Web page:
Winner of Iran’s 31st World Book of the Year Prize

Sculpting the Self (University of Michigan Press, 2021) addresses “what it means to be human” in a secular, post-Enlightenment world by exploring notions of selfhood and subjectivity in Islamic and non-Islamic literatures, including modern philosophy and neuroscience. Weaving together insights from several disciplines such as philosophy, anthropology, religious studies, and neuroscience and arguing against views that narrowly restrict the self to a set of cognitive functions and abilities, this study proposes a multidimensional theory of the self that offers new options for addressing central issues in the modern world, including the nature of spirituality, meaning, and human flourishing.

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  • The first book-length treatment of selfhood in Islamic thought, drawing on a wealth of primary texts in Arabic, Persian, Urdu, German, Greek, French, and other languages.
  • Proposes a new, spectrum theory of the self.
  • Offers new options for addressing central issues in the contemporary world, including spirituality, human flourishing, and meaning in life.
  • Draws together Islamic, European, and Indian philosophical traditions, with neuroscience and social anthropology.
  • Lively and articulate, accessible to a wide interdisciplinary readership.



Reviews/Praise for the Book

Sculpting the Self is a masterpiece. It is among the finest explorations of selfhood and subjectivity in contemporary philosophical literature. Muhammad Faruque’s approach is breathtakingly erudite, analytically precise, and extraordinarily synoptic. He draws effectively on a wide range of Western philosophical literature-classical, modern, and contemporary; on classical and recent Indian philosophy; on contemporary cognitive science; and especially, and with great nuance, on a great swath of the Islamic tradition from the medieval period through the work of Muhammad Iqbal. Each of these many threads is spun with great care. But most impressive is the skill with which they are woven into a profoundly illuminating tapestry. Sculpting the Self is not only a superb exploration of selfhood, but a master class in the practice of cross-cultural philosophy.”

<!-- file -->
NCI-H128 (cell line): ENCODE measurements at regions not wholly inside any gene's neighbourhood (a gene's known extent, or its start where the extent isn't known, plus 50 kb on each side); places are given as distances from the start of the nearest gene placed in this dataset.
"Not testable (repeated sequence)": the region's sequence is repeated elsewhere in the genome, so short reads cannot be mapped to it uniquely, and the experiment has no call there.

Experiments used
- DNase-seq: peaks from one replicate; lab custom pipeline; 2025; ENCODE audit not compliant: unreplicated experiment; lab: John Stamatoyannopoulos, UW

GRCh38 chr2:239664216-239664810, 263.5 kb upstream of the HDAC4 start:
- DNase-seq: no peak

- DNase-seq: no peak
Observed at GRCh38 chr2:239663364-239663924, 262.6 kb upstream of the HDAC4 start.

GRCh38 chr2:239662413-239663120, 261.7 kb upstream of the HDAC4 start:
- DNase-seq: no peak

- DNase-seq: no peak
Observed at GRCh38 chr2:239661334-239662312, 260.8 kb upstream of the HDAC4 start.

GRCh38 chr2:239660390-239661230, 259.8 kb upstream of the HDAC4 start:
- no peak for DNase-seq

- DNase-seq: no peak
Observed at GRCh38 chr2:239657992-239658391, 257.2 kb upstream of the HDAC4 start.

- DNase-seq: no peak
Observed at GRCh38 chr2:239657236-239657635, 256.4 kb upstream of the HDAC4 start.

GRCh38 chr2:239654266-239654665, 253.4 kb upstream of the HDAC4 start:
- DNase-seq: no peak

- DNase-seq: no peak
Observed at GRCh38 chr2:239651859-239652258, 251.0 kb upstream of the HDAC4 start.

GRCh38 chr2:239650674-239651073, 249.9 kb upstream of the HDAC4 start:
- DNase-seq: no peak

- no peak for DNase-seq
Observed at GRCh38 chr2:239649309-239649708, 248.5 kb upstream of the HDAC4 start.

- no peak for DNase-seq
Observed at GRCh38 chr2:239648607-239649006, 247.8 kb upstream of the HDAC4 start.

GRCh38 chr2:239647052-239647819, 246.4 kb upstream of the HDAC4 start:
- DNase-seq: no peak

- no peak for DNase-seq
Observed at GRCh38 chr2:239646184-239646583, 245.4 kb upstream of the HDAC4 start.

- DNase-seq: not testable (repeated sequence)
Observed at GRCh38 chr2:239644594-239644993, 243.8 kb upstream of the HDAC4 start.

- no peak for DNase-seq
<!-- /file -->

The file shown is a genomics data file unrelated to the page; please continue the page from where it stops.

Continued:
—Jay L. Garfield, Doris Silbert Professor in the Humanities, Smith College and Visiting Professor of Buddhist Philosophy, Harvard Divinity School

“In Sculpting the Self we are guided along the maze of the concept of the self in Islamic philosophy by one of the most promising, young global philosophers writing today. Muhammad Faruque’s breadth in this work is extraordinary, bringing many key pre-modern and modern Muslim philosophers from Iran and India into conversation with various currents in philosophy, consciousness studies, evolutionary theory, and neuroscience. The result is nothing less than a sophisticated, first of its kind account of Islamic philosophical conceptions of selfhood, personhood, and identity.”
—Mohammed Rustom, author of Inrushes of the Heart: The Sufi Philosophy of ʿAyn al-Quḍāt 

Sculpting the Self is an impressive book. Situated at the crossroads between Western and Islamic philosophies of the self, both modern and non-modern, it offers a new way forward: a ‘multidimensional’ model that is richer, more expansive, and more inclusive than most theories available today. Smart, deeply informed, and engaging, Faruque’s book will be a cornerstone for future thinking about the elusive entity we call the self.”
—James I. Porter, Irving Stone Professor of Literature, Departments of Rhetoric and Classics, UC Berkeley